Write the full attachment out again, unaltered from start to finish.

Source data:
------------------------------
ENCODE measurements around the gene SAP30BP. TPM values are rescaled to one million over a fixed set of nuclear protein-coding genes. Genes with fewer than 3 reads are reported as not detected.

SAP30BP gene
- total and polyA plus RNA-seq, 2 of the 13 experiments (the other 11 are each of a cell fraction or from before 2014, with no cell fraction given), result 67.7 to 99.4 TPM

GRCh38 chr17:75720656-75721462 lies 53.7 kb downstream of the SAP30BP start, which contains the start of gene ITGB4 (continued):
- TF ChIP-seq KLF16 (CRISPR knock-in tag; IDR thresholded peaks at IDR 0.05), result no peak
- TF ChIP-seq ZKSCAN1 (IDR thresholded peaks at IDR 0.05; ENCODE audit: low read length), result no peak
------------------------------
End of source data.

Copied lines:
ENCODE measurements around the gene SAP30BP. TPM values are rescaled to one million over a fixed set of nuclear protein-coding genes. Genes with fewer than 3 reads are reported as not detected.

SAP30BP gene
- total and polyA plus RNA-seq, 2 of the 13 experiments (the other 11 are each of a cell fraction or from before 2014, with no cell fraction given), result 67.7 to 99.4 TPM

GRCh38 chr17:75720656-75721462 lies 53.7 kb downstream of the SAP30BP start, which contains the start of gene ITGB4 (continued):
- TF ChIP-seq KLF16 (CRISPR knock-in tag; IDR thresholded peaks at IDR 0.05), result no peak
- TF ChIP-seq ZKSCAN1 (IDR thresholded peaks at IDR 0.05; ENCODE audit: low read length), result no peak